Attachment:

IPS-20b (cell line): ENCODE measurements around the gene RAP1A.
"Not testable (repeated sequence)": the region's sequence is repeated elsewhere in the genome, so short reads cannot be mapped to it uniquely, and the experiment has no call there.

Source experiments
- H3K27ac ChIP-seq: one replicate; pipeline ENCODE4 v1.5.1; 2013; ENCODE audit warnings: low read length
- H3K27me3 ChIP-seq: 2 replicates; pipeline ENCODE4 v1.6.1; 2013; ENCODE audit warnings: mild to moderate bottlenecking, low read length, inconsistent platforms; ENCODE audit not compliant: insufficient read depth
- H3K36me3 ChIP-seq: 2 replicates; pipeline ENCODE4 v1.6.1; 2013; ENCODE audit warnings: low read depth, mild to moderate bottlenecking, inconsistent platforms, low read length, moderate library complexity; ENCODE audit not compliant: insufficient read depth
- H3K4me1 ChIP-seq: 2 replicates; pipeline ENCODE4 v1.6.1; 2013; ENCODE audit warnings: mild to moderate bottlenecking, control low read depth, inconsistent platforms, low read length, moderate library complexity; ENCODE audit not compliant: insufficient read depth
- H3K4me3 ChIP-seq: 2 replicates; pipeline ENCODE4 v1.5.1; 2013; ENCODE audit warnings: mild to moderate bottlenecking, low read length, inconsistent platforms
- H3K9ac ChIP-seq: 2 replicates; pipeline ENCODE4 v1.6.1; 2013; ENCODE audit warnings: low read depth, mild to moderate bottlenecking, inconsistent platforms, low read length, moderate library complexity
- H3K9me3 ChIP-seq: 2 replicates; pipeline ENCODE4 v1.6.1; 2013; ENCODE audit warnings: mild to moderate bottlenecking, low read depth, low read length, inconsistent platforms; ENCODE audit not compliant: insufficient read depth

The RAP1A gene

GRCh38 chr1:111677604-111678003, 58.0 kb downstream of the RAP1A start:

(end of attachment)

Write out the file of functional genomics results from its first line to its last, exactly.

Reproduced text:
IPS-20b (cell line): ENCODE measurements around the gene RAP1A.
"Not testable (repeated sequence)": the region's sequence is repeated elsewhere in the genome, so short reads cannot be mapped to it uniquely, and the experiment has no call there.

Source experiments
- H3K27ac ChIP-seq: one replicate; pipeline ENCODE4 v1.5.1; 2013; ENCODE audit warnings: low read length
- H3K27me3 ChIP-seq: 2 replicates; pipeline ENCODE4 v1.6.1; 2013; ENCODE audit warnings: mild to moderate bottlenecking, low read length, inconsistent platforms; ENCODE audit not compliant: insufficient read depth
- H3K36me3 ChIP-seq: 2 replicates; pipeline ENCODE4 v1.6.1; 2013; ENCODE audit warnings: low read depth, mild to moderate bottlenecking, inconsistent platforms, low read length, moderate library complexity; ENCODE audit not compliant: insufficient read depth
- H3K4me1 ChIP-seq: 2 replicates; pipeline ENCODE4 v1.6.1; 2013; ENCODE audit warnings: mild to moderate bottlenecking, control low read depth, inconsistent platforms, low read length, moderate library complexity; ENCODE audit not compliant: insufficient read depth
- H3K4me3 ChIP-seq: 2 replicates; pipeline ENCODE4 v1.5.1; 2013; ENCODE audit warnings: mild to moderate bottlenecking, low read length, inconsistent platforms
- H3K9ac ChIP-seq: 2 replicates; pipeline ENCODE4 v1.6.1; 2013; ENCODE audit warnings: low read depth, mild to moderate bottlenecking, inconsistent platforms, low read length, moderate library complexity
- H3K9me3 ChIP-seq: 2 replicates; pipeline ENCODE4 v1.6.1; 2013; ENCODE audit warnings: mild to moderate bottlenecking, low read depth, low read length, inconsistent platforms; ENCODE audit not compliant: insufficient read depth

The RAP1A gene

GRCh38 chr1:111677604-111678003, 58.0 kb downstream of the RAP1A start: